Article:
Handling Failure, Setbacks and Not Feeling Good Enoughlewis.yoole
Failures and setbacks are the bane of any craftsperson’s existence. Couple that with the feeling that you’re not good enough, that your skills aren’t progressing as fast as you’d like, that niggling thought that you might never get there… It’s a wonder we ever put our hearts and souls into our work.
So how do we move through this? Of course, with time, experience and equipment things become easier, we gain confidence and failures may reduce. However, in this article I hope to lay the foundation for a few healthy mindsets we can adopt to make things easier, no matter your skill level.
Failure hurts and sucks. There are good and bad ways to handle it, but as a mental health professional I can assure you it’s not helpful to pretend it doesn’t hurt. Feel your feelings.
I have failures and setbacks almost every day in the shop. I’ve dropped finished knives and snapped tips. I restarted one knife from scratch five times and two of those I failed in the last 10% of the build. There is not a single knife in my entire catalogue that didn’t have at least one setback. It’s easy to become pessimistic or beat yourself up over failures, especially when you’re still early days and everything is new and difficult.
So how do we handle failures? I scoured the psychological research, and my own history of crushing failures, to narrow it down to a few key steps:
1. Feel the feelings. Emotional resilience is great and can be built up, but emotional repression will bite you in the long run.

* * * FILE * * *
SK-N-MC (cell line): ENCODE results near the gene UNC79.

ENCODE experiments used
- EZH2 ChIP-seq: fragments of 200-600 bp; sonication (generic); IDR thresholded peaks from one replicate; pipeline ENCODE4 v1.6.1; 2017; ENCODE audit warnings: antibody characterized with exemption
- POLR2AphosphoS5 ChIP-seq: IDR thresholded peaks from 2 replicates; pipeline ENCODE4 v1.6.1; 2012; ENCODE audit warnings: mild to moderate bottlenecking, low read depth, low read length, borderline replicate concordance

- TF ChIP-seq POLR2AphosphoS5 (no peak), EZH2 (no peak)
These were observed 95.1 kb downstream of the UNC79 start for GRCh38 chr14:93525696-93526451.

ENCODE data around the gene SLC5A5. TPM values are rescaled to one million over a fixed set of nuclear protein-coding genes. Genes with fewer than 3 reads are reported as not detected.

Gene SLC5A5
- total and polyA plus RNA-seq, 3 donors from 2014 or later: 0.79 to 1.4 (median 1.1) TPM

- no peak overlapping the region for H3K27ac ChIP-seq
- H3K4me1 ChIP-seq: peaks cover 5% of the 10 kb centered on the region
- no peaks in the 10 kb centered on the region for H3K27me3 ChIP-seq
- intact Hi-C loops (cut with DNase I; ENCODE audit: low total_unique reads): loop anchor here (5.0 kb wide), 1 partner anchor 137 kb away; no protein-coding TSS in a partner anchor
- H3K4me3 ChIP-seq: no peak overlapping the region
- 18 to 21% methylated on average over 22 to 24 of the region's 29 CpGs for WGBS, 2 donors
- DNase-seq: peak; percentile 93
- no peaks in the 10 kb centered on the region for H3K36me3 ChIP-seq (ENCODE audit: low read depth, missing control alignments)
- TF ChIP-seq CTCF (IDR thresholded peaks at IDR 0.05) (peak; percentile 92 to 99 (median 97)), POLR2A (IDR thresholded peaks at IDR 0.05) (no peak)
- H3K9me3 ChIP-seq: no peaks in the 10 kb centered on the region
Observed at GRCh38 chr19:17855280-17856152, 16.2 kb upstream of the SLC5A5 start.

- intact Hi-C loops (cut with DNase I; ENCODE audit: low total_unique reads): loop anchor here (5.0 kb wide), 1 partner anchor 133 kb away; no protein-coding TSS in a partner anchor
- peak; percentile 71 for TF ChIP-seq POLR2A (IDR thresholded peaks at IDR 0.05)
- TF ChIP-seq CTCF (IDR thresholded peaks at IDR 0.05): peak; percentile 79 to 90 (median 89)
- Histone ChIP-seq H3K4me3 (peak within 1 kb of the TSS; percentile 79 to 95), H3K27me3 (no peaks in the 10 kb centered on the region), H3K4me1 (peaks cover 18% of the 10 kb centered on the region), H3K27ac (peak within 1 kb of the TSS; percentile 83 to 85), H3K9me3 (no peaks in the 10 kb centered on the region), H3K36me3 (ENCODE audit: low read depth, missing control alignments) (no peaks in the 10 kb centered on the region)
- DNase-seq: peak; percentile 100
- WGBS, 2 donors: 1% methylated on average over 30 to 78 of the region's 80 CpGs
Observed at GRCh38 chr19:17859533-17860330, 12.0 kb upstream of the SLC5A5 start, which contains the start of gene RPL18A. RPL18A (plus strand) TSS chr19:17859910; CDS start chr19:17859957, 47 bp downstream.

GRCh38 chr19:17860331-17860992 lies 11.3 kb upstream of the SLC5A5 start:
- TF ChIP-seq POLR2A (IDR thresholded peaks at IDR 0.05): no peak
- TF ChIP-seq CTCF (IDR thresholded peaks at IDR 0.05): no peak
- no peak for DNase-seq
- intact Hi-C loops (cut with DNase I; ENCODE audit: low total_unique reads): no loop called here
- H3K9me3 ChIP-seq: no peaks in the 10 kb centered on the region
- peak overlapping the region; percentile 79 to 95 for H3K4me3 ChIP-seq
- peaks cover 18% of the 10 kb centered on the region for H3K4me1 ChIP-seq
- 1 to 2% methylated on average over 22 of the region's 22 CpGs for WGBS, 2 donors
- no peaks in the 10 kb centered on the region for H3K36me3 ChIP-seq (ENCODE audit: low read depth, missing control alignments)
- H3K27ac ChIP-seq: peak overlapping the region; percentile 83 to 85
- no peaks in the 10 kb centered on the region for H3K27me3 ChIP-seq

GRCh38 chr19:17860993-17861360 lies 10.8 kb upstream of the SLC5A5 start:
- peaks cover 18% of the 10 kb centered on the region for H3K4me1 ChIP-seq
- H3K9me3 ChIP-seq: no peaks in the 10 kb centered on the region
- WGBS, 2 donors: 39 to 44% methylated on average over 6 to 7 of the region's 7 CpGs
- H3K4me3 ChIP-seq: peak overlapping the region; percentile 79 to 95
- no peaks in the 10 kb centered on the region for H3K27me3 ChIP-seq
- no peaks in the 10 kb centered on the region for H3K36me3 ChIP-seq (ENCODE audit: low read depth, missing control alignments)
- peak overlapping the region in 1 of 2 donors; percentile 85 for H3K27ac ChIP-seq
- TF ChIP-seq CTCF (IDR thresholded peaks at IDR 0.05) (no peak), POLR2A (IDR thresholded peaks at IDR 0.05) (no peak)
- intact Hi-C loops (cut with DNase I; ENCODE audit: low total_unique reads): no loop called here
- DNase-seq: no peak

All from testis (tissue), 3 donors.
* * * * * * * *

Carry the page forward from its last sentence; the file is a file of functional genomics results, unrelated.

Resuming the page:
2. Check yourself before knee-jerk reacting. Your safety is more important than the speed of recovering from the setback. Don’t rush to pick up a sharp knife or a hot bit of steel if you’re still shaky from the event.
3. Take some time out to de-stress. Have some food and water, it’s calming. Again, no one is going to perfectly recover from a big failure if they’re shaky, angry or stressed. The down time will help you make a better assessment and recovery.
4. Remember that failure happens and it doesn’t mean you suck. I fail at least once every day in the shop, sometimes epically. I still make nice things in the end and that’s what matters. Give yourself compassion. No one grows in a craft or in life by crushing their own potential with negative self talk.
5. If it’s fully stuffed up, let it go. No use flogging a dead horse, and your time is better spent applying the lessons you learned to a new one.
6. Ask yourself what you learned. What would you do different next time? E.g. I learned fine chef knife tips and concrete don’t blend well. Next time I’ll package my finished knife over carpet or rubber, not concrete.
7. Ask yourself what can you do now? Recover or change or improve.
8. Move through it and continue being awesome. In good time (with intention and compassion) your failure will stop having any weight and you can look back on it purely as a learning experience.
Not Feeling Good Enough